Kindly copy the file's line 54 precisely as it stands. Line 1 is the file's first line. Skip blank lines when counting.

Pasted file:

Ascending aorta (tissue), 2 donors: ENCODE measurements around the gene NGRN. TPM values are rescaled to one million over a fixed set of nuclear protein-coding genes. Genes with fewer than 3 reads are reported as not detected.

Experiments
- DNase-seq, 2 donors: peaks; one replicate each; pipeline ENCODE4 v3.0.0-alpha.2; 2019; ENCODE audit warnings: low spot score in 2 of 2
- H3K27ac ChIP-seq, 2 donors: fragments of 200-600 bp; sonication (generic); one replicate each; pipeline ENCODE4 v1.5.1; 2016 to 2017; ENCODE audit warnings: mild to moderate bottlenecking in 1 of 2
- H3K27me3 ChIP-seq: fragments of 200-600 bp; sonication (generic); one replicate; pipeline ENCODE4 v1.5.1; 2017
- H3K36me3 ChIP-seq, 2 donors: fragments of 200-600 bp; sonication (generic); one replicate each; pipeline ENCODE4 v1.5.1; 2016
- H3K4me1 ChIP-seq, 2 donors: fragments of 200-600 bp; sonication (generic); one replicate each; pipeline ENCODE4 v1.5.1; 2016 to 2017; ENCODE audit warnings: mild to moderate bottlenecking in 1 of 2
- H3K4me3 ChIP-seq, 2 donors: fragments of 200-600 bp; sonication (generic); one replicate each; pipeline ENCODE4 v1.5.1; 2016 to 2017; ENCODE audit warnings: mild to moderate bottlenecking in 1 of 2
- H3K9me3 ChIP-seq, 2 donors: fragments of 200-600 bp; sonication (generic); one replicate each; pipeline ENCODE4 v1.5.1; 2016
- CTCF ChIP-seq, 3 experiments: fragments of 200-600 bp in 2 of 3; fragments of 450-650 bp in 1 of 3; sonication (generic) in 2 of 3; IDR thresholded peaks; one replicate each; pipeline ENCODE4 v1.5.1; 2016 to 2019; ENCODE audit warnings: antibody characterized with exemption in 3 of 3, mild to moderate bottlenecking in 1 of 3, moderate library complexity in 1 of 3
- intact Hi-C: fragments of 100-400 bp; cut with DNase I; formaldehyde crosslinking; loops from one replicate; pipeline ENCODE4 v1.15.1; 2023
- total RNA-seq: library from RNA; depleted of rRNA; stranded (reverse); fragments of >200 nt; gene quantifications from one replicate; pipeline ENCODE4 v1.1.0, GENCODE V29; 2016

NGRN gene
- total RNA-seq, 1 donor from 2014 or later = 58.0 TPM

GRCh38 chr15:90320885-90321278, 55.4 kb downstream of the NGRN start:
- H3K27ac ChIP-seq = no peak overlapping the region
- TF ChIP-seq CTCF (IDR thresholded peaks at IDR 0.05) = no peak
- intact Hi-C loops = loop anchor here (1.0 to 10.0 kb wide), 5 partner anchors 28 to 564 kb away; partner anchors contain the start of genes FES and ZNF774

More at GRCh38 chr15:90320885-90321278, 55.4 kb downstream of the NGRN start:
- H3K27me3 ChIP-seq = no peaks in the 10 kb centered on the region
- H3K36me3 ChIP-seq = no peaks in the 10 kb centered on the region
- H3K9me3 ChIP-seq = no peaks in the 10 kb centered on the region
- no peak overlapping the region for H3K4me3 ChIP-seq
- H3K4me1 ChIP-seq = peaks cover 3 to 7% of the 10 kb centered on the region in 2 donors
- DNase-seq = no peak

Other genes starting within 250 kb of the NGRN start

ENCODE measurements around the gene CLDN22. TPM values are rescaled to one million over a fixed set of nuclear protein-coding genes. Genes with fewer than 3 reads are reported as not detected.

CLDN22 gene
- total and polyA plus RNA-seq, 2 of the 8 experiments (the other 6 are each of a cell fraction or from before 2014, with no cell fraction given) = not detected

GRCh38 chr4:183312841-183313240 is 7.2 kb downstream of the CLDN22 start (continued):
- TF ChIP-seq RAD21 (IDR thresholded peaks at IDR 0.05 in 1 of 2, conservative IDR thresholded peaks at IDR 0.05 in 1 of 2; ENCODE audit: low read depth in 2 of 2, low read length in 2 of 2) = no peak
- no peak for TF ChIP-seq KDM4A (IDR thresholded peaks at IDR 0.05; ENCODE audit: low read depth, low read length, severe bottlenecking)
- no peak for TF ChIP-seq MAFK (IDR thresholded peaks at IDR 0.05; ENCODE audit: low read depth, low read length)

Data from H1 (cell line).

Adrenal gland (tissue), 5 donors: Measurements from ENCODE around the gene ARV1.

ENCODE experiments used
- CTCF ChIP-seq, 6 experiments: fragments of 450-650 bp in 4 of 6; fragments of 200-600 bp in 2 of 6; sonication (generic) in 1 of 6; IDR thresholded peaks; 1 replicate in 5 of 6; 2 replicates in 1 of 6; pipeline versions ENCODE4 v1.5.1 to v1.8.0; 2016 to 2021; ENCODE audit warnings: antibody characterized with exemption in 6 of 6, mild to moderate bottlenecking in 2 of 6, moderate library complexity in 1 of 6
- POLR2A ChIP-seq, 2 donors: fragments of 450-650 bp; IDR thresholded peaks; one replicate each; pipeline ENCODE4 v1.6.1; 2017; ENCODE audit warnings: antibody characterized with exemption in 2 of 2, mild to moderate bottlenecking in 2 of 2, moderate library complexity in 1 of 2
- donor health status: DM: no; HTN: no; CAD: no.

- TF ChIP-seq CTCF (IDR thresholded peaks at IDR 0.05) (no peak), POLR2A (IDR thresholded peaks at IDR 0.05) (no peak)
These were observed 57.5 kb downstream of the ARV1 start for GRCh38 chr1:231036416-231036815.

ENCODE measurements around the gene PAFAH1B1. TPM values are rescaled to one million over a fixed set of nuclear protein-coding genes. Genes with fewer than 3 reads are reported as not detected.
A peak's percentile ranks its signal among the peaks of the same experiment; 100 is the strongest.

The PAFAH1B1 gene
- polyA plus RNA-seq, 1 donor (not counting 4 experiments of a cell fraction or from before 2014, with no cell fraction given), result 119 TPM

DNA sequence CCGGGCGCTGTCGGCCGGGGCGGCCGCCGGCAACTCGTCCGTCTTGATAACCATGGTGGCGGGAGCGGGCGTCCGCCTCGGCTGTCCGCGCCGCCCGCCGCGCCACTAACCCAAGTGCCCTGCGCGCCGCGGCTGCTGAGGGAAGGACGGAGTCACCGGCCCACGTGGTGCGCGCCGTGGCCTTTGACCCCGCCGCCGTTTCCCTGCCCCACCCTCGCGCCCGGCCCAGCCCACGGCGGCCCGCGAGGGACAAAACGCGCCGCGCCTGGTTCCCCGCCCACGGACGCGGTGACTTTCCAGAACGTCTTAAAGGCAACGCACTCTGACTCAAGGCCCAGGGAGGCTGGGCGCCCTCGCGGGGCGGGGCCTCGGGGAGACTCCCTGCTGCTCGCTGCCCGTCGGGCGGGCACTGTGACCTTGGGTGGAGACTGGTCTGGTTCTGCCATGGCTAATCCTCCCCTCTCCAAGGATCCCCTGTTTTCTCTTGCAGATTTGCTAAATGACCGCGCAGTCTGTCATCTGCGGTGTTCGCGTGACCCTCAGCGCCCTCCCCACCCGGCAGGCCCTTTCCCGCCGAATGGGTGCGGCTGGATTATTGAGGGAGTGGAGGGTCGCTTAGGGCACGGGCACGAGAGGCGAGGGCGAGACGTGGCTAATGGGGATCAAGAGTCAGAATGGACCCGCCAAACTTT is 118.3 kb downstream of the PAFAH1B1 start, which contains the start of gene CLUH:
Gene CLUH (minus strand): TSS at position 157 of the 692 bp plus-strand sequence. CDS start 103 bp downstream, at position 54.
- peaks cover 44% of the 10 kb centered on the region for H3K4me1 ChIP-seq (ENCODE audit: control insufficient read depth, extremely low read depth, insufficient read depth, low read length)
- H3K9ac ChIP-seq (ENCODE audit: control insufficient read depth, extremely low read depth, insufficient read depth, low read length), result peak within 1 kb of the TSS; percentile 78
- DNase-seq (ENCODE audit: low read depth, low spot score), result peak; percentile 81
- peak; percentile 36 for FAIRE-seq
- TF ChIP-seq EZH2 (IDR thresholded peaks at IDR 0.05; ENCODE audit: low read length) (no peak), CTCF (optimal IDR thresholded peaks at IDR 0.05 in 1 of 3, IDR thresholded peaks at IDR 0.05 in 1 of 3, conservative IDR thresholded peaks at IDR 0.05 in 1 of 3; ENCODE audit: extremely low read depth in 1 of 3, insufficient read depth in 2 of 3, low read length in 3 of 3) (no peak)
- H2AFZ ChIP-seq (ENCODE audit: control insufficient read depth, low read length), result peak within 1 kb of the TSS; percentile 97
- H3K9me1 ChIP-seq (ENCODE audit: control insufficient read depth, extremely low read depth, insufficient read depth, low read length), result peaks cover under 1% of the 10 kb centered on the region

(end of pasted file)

- H3K9me1 ChIP-seq (ENCODE audit: control insufficient read depth, extremely low read depth, insufficient read depth, low read length), result peaks cover under 1% of the 10 kb centered on the region